ANALYSIS: Why no killer app for paying bills online?

Sep 15, 2011, 1:23 p.m.
A Motorola Droid phone is seen displaying the Google search app in New York August 15, 2011. REUTERS/Brendan McDermid

This is easiest when payments don't vary in amount and arrive consistently each month. Sending payments electronically like this saves the cost of a stamp and the fear of depending on the U.S. postal service.

Another popular route is to bill most regular payments to a credit card (usually issued by a bank), and then pay your credit card once a month, or mix and match along the way - bill your cellphone to your credit card, but your electric bill to your checking account, as we do in my house.

The major drawback to auto-billing to a credit card is that you have to update the payment info when your card expires, or if you change account numbers due to a security breach or other incident. The major drawback to auto-billing a checking account is over-drafting. So you have to weigh your options based on the balances in your account and your personal ability to manage details.

"I pay my student loan through auto-deduction from my checking account because it gets me a lower interest rate, for example," says Geoff Knapp, VP of online banking for Fiserv, a technology company that provides the backbone of most online bill-pay and e-commerce systems for banks.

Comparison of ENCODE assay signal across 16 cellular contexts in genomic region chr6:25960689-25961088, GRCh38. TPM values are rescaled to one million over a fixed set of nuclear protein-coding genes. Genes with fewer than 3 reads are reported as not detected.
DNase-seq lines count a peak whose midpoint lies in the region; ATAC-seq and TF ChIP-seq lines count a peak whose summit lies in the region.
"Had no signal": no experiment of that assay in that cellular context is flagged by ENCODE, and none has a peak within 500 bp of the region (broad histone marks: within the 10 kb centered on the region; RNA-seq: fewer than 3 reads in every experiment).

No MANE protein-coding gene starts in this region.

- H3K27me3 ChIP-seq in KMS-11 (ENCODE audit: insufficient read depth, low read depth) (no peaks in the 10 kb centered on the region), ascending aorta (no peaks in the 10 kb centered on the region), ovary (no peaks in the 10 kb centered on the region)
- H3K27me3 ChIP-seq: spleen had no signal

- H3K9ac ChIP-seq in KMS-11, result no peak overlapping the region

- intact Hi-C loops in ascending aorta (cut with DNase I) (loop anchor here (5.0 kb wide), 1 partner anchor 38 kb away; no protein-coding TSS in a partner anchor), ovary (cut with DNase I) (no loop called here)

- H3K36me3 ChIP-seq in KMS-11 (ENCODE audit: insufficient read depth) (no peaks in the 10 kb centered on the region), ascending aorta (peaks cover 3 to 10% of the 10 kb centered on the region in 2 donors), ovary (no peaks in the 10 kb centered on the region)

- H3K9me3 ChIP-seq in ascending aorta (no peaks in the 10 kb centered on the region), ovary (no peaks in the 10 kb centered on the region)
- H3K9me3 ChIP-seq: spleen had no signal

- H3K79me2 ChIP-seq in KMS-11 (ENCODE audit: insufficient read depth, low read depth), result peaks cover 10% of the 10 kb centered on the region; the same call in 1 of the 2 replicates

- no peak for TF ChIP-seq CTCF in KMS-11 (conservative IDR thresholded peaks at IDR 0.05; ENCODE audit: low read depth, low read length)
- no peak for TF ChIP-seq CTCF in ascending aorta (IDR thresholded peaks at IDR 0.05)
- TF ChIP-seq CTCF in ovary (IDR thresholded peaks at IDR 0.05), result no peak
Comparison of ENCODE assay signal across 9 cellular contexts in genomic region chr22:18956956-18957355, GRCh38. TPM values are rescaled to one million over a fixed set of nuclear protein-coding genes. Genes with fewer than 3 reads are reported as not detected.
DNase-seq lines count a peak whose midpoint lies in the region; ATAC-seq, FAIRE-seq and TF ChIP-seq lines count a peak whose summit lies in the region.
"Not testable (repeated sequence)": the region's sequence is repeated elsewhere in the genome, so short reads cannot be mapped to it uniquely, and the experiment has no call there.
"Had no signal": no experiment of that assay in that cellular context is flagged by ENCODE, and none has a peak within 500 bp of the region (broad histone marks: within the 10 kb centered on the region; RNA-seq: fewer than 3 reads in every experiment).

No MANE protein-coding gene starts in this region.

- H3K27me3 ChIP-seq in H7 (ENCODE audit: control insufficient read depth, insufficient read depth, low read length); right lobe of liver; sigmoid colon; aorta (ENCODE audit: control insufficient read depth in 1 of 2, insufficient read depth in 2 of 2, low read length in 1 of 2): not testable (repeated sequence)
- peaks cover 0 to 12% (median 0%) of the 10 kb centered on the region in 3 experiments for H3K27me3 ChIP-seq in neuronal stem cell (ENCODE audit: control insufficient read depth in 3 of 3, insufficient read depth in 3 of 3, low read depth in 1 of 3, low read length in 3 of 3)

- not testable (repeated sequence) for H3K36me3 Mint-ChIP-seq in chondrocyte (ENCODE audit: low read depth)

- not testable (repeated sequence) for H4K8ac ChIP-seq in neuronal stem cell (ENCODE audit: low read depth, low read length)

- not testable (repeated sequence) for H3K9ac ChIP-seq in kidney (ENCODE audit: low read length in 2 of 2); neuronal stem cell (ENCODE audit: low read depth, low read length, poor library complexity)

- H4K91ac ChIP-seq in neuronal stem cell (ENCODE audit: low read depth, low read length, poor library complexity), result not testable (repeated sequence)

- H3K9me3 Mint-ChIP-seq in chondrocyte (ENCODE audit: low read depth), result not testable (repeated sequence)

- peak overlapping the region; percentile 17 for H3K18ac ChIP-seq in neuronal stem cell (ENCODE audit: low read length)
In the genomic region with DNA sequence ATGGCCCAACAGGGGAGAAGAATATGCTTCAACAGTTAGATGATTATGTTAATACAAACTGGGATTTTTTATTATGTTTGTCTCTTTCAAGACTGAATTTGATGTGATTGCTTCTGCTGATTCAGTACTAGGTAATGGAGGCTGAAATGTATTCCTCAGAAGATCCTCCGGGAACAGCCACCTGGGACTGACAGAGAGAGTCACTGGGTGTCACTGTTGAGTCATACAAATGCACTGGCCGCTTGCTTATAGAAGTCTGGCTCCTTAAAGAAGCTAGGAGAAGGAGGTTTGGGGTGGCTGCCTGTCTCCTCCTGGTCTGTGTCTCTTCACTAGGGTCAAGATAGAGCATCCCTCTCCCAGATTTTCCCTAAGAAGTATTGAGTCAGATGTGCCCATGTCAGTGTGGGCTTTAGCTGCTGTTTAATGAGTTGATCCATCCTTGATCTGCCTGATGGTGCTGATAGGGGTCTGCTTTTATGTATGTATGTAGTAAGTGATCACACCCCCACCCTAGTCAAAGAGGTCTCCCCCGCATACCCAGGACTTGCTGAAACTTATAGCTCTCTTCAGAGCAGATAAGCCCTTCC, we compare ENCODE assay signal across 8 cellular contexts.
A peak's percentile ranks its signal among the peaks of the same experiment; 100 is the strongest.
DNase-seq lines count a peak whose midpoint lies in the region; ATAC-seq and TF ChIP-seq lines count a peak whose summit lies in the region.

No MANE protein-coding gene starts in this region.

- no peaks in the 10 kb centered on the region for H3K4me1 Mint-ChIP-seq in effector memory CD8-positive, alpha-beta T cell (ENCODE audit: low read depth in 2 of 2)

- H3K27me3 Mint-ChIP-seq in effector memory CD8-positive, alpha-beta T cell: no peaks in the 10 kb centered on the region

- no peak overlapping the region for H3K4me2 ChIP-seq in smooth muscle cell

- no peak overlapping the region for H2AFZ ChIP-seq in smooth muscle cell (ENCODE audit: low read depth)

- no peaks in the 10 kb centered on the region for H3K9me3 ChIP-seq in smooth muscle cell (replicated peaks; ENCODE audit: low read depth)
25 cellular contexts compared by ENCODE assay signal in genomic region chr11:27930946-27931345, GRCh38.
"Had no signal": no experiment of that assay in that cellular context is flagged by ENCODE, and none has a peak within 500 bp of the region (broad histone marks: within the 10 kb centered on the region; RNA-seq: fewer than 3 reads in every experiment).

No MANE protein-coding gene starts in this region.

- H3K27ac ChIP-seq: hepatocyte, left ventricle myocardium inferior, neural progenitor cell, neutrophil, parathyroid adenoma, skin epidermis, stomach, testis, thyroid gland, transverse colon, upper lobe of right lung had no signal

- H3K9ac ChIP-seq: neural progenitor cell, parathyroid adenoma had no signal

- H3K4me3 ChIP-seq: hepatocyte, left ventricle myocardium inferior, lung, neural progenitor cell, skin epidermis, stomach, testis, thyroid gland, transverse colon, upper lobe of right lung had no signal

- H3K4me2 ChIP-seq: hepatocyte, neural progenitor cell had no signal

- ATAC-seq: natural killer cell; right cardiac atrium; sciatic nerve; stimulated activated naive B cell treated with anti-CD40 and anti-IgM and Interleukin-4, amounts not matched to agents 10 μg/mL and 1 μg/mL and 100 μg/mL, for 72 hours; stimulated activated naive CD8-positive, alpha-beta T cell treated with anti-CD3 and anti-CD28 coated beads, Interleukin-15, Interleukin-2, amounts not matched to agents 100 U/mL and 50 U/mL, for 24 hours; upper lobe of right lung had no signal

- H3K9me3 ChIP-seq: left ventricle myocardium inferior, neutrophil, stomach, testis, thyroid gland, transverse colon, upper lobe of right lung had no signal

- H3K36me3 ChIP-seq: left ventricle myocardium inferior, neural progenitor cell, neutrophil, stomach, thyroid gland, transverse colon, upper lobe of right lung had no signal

What trips up a lot of dedicated online bill payers are those one-off bills that come in for things like doctor's bills or lab fees that your insurance doesn't cover, one-time tuition payments, your lawn service and so forth.

Some banks participate in an eBill system where your bills from various places - like your cellphone carrier, cable company, etc. - get sent to the bank's system, which sends you an alert when a bill needs to be paid.

"Consumers love it. The highest satisfaction of all of online banking is from people who are active eBill payers," says Knapp. "Certainly anyone over hurdle of online bill payment in general isn't going to have a problem with the process of it."

Bill payment services like Quicken BillPay (run by Intuit), Mycheckfree.com (run by FiServ) or PayTrust (also run by Intuit) will also take care of these itinerant bills - all for a fee. Despite the convenience of this, Javelin has found that many people still go directly to a biller's website to pay a bill instead.

"In general, people want to control when payments are made. They want to pay directly and they want to see a bill," says Schwanhausser.

Services like Billeo specialize exactly in this process. Basically, Billeo will consolidate your various payments directly to vendors online in one place, so you don't have to go to 10 different sites and remember all the passwords.

"Credit card bills are always number one, utilities are next in line (gas, electric, garbage collection), then wireless, cable, telephone, satellite, says Billeo CEO Murali Subbarao. "What's new is that people are also paying mortgage payments, loans, rent and tuition. The number of companies we have that accept electronic payment has grown from 14,000 to 20,000 in the last 18 months."

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